As several authors point out, however, free-market forces that normally weed out poor performance through competition do not work in the context of compliance-driven archeological research, because few developers or land managers have any concern for the quality of products received. Most have no vested interest and see no benefit in financing high quality archeological investigations that lead to meaningful interpretations of the past. Instead, they wish only to meet the minimal government requirements mandated by law and then move on with the progress of their undertakings. Therefore, it is incumbent upon government and the archeological profession to work together in assuring that the larger public interests in heritage preservation are served.

Unfortunately, as shown in the chapter on guidelines and practices in the U.S., attempts to implement an effective system of quality assurance here have not been terribly successful. In the highly critical contribution, “Cultural Resource Management Guidelines and Practice in the United States,” the authors provide a litany of familiar examples showing how the system has so often failed to make certain that the persons, processes, and products associated with cultural resource management in the U.S. meet high and consistent standards.

As is often said of laws and sausages, the more one knows of their making the less one respects the end products. Similarly, if one closely examines the American cultural resource management system, one is bound to find numerous flaws that make it appear far worse than it is. In contrast with most other contributions to this volume, which acknowledge but downplay systemic difficulties while praising national success stories, the chapter on U.S. practices seems to me a harsh appraisal that takes insufficient notice of what is good about our historic preservation programs.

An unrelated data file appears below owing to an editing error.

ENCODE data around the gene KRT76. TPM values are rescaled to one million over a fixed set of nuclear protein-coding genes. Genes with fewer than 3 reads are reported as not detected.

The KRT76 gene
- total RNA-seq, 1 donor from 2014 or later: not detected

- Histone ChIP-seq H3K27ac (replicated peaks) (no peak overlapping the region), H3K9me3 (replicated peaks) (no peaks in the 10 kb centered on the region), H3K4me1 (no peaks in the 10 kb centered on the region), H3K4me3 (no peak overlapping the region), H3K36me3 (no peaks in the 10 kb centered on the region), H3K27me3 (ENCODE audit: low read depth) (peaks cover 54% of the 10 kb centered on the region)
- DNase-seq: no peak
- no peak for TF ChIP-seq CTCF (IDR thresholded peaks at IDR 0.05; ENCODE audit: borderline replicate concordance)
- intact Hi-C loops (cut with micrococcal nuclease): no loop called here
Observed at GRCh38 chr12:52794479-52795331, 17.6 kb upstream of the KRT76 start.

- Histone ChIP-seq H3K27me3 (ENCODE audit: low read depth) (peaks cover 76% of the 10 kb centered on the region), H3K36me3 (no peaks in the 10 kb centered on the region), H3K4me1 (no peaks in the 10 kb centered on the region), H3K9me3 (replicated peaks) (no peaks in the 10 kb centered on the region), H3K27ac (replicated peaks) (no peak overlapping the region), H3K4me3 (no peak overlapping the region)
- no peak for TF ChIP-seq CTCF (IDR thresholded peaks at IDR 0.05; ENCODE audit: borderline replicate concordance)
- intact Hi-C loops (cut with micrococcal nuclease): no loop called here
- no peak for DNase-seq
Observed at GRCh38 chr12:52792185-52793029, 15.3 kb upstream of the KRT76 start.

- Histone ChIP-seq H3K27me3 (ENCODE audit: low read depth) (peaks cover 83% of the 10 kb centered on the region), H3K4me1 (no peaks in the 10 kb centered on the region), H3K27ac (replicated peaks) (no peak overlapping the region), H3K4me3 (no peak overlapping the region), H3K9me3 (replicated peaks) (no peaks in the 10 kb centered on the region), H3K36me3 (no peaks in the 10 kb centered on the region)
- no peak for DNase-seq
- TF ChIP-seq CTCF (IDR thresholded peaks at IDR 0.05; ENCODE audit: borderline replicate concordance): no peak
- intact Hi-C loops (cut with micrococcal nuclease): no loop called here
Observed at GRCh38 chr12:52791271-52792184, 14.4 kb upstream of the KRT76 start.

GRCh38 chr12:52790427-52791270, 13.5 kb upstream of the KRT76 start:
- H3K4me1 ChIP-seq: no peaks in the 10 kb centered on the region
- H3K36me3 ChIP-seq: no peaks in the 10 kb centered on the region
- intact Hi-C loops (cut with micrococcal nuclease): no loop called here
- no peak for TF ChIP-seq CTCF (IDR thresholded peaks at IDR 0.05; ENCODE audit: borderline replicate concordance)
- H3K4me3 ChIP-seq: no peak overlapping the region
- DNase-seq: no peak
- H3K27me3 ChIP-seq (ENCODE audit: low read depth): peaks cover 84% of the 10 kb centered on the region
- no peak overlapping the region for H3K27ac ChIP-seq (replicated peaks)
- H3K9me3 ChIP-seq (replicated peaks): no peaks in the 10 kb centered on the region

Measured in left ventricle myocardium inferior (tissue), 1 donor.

There is no question, though, that the U.S. system could stand improvement. Substantial variability can be found in the procedures of state and tribal historic preservation offices, which are typically understaffed for the incredible volume and diversity of obligatory compliance reviews. Moreover, few state or tribal governments in the U.S. have adopted stringent professional qualification standards beyond the minimums defined by the Secretary of the Interior. At the same time, attempts by the archeological profession to self-regulate through the establishment of watchdog organizations, like the Society of Professional Archaeologists and its successor the Register of Professional Archaeologists, have not been as successful in realizing their mission as similar professional institutions have been for practice of law, medicine, or civil engineering.

Such failures owe, at least in part, to the fact that the perceived consequences of being wrong are not as keenly felt in the case of archeology as they are for those other professions. The public insists that those professions and their government take more active roles in policing the quality of practice, because it is all too clear what results will come of poor performance. Not so with archeology, and thus there seems no compelling need for the public to be concerned with measures that would bolster quality assurance.

While most citizens see intrinsic value in enhancing our knowledge of the past, relatively few seem to recognize how our interpretations are diminished by the loss of important archeological sites and data, whether by indiscriminant development or incompetent investigation. Until those public perceptions fundamentally change, those who practice cultural resource management will continue to struggle with the issues addressed in this book.

Quality Management in Archaeology is an important and thought-provoking book for its examination of diverse approaches toward the resolution of a common dilemma. Readers will take from it some consolation in knowing that others around the world face the same problem of promoting historic preservation in the face of much-needed development and maintaining high-quality research in the face of other priorities and pressures.

Vergil E. Noble
National Park Service